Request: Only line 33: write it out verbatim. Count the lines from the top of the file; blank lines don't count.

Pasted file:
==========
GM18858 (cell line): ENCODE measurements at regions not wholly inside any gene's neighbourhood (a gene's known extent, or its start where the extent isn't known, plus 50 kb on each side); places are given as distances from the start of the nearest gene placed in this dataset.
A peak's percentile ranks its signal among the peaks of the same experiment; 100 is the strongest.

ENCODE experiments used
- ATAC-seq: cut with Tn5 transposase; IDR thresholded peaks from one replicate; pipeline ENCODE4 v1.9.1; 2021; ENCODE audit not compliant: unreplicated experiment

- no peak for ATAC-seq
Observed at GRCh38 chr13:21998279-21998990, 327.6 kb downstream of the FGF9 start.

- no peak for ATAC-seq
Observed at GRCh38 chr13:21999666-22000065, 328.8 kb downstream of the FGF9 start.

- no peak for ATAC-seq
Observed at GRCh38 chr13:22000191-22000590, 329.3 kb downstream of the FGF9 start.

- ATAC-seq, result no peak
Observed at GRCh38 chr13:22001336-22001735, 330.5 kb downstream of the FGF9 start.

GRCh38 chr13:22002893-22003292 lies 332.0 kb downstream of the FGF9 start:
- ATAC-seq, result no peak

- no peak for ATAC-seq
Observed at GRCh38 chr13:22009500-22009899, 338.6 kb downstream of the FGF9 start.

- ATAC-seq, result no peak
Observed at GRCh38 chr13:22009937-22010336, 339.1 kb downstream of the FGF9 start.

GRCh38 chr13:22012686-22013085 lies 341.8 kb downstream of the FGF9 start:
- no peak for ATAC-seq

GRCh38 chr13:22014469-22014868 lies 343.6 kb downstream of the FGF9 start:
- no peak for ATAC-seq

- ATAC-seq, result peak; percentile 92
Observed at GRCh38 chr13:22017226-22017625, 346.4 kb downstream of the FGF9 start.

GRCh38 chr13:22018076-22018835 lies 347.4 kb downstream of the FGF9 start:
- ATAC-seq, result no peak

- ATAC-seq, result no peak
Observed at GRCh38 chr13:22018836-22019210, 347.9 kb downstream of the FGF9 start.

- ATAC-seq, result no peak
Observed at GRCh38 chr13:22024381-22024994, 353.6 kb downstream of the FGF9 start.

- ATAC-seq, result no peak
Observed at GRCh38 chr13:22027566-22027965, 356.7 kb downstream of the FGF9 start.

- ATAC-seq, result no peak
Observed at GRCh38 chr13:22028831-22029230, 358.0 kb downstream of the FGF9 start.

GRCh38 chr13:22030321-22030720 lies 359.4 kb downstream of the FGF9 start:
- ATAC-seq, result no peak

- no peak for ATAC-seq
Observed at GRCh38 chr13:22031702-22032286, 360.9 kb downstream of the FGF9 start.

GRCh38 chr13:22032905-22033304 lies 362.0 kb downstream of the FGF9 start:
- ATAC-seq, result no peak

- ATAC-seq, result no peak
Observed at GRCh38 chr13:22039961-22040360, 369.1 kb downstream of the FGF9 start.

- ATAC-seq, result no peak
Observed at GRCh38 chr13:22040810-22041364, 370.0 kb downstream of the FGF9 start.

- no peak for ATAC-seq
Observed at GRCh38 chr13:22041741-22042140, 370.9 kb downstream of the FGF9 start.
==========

- ATAC-seq, result no peak